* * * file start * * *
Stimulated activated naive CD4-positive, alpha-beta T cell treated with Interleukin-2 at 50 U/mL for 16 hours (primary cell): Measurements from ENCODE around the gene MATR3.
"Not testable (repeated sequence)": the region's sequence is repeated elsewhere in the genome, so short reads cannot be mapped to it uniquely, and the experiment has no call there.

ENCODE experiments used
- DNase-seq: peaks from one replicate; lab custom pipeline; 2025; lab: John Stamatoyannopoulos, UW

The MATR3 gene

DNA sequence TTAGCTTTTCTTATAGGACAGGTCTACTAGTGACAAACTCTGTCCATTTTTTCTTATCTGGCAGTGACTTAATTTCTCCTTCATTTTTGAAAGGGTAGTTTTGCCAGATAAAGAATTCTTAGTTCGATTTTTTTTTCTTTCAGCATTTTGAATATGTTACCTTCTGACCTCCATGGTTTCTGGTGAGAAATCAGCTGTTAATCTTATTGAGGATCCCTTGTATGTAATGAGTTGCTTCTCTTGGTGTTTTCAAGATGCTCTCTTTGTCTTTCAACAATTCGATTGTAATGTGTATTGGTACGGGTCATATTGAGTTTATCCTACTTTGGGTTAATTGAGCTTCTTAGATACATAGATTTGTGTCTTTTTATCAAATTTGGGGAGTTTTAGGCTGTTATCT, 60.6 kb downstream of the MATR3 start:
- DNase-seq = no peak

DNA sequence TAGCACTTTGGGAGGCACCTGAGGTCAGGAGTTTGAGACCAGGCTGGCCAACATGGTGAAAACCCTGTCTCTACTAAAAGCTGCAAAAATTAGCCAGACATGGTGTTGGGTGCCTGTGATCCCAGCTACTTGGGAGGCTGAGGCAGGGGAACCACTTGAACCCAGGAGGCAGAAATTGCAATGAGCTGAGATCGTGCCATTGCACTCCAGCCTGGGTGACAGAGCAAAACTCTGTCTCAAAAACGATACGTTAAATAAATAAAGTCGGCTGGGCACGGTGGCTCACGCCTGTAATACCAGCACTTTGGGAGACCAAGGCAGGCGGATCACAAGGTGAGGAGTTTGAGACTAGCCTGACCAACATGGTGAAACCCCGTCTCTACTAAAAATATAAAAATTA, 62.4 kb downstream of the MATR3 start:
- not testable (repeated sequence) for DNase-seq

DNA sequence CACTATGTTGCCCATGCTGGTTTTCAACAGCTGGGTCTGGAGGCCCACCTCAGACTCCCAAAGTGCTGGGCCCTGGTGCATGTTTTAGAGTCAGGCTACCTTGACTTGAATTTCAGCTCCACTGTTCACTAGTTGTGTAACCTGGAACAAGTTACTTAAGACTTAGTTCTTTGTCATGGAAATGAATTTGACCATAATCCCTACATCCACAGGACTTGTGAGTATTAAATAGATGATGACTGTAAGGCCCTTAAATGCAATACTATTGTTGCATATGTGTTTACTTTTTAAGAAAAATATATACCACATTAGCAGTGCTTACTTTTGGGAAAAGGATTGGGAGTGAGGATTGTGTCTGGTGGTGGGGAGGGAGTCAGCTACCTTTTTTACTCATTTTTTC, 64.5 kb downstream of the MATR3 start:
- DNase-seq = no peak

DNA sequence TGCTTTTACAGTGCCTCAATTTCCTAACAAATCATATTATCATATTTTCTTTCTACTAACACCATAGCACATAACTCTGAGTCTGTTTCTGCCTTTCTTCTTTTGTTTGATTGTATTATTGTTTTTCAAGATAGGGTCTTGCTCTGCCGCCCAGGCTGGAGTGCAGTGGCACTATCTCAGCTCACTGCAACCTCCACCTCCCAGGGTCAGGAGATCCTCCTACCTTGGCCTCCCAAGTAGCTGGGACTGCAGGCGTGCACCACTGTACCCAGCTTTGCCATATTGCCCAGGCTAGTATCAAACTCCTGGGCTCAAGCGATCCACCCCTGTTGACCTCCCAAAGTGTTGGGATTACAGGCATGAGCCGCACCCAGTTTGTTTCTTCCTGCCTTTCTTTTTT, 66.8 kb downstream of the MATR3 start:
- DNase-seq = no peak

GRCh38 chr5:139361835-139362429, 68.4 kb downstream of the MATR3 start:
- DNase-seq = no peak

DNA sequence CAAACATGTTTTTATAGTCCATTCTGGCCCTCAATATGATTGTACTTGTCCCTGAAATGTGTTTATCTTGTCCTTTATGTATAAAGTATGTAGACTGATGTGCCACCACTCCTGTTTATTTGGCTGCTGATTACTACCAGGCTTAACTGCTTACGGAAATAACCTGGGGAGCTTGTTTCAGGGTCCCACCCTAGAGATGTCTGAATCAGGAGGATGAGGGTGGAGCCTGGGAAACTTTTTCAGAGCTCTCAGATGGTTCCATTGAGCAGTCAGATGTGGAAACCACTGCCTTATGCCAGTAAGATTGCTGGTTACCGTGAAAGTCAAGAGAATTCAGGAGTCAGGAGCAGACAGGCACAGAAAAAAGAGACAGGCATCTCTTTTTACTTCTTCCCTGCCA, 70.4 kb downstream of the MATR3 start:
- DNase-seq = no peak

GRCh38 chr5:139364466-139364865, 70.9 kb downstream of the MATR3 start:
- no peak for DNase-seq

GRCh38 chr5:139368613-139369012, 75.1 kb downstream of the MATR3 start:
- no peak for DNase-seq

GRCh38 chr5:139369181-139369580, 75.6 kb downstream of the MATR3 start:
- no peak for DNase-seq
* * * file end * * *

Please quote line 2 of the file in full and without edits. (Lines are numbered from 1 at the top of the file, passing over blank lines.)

"Not testable (repeated sequence)": the region's sequence is repeated elsewhere in the genome, so short reads cannot be mapped to it uniquely, and the experiment has no call there.